Petaluma Environmental Services Manager and CWEA member Leah Walker describes the natural gas collection and automotive fueling station at the Ellis Creek Water Recycling Facility, part of an overall $15 million expansion expected for completion in 2018.
The project will allow Ellis Creek to keep pace with the massive growth in local breweries, dairy processors and others — companies that generally truck their high-strength waste elsewhere for treatment. Shortening those trips will lower greenhouse gas emissions, as will the eventual switch from most of Petaluma’s diesel-powered garbage trucks to those running on biologically derived natural gas.
“We are very excited to be given the opportunity to beneficially use a previously discarded energy resource to the advantage of our citizens and our environment,” said Dan St. John, Petaluma’s director of public works.
Named as the first runner-up following an initial grant application to the Energy Commission in 2014, Petaluma scooted up a notch to a winning position after the exit of another bidder, Walker said. The Energy Commission announced Petaluma’s award on March 9.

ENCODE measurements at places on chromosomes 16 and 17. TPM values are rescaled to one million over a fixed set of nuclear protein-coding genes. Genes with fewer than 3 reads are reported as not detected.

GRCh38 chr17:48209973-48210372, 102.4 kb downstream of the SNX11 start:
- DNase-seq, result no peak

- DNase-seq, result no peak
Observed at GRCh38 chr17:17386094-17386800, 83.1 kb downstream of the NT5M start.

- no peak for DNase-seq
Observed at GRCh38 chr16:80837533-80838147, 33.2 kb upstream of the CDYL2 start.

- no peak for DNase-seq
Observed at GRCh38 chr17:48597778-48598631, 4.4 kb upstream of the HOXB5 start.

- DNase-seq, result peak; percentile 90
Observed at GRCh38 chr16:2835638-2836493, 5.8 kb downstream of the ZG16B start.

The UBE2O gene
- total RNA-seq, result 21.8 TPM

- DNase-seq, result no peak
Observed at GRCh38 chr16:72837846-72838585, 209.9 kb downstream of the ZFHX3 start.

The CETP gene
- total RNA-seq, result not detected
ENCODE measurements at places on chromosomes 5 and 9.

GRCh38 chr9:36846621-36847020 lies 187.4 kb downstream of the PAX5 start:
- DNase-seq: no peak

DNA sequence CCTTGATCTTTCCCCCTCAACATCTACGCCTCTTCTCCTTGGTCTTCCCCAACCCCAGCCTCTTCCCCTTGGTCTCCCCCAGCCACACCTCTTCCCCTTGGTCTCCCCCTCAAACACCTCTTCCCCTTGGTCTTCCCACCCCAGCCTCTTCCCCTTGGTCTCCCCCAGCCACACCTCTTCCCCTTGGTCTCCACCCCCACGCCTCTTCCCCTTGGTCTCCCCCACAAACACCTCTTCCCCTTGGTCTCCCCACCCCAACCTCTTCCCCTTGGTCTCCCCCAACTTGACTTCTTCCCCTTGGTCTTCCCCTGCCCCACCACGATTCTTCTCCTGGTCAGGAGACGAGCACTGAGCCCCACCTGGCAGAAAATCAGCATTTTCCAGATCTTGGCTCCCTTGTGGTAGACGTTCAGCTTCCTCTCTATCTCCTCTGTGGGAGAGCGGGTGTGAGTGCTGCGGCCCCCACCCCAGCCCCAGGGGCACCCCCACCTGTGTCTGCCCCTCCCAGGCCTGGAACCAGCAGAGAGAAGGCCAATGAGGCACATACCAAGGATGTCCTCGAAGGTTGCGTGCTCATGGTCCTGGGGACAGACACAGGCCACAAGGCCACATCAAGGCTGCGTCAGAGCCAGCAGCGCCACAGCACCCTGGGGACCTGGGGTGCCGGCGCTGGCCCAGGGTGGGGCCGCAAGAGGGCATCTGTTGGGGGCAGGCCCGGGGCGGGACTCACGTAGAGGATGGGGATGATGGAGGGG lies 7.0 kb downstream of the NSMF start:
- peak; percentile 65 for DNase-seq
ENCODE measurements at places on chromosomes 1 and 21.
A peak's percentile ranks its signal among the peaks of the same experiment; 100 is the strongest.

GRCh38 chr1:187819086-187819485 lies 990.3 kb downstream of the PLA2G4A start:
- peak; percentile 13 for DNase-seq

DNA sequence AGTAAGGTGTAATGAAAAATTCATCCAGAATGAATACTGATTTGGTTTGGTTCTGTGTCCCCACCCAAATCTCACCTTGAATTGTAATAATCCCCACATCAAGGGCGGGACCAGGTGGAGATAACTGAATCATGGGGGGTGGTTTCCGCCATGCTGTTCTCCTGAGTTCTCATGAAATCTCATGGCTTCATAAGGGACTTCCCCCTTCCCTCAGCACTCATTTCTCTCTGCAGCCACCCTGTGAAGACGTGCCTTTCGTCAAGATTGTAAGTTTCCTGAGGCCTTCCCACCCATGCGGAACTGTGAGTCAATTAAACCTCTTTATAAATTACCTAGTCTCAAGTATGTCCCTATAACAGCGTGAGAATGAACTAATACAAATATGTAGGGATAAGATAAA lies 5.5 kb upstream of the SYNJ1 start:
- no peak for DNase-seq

Adding the ability to treat high-strength waste will allow the plant to produce enough methane gas to replace an anticipated 117,000 gallons of diesel fuel annually, Walker said. With fewer truck miles traveled and more fossil fuel remaining underground, the work will allow an annual reduction of around 3,030 tons of greenhouse gases emitted.
“We thought we had this really compelling project, to take our locally produced methane gas from the wastewater of our local industry and turn it into fuel for our garbage trucks,” she said.
The ability to handle that high-strength waste comes as welcome news for the city’s food and beverage manufacturers, companies that are estimated to pump around $1.3 billion into the broader Sonoma County economy while directly employing as many as 1,500 people, according to 2014 study commissioned by the city of Petaluma.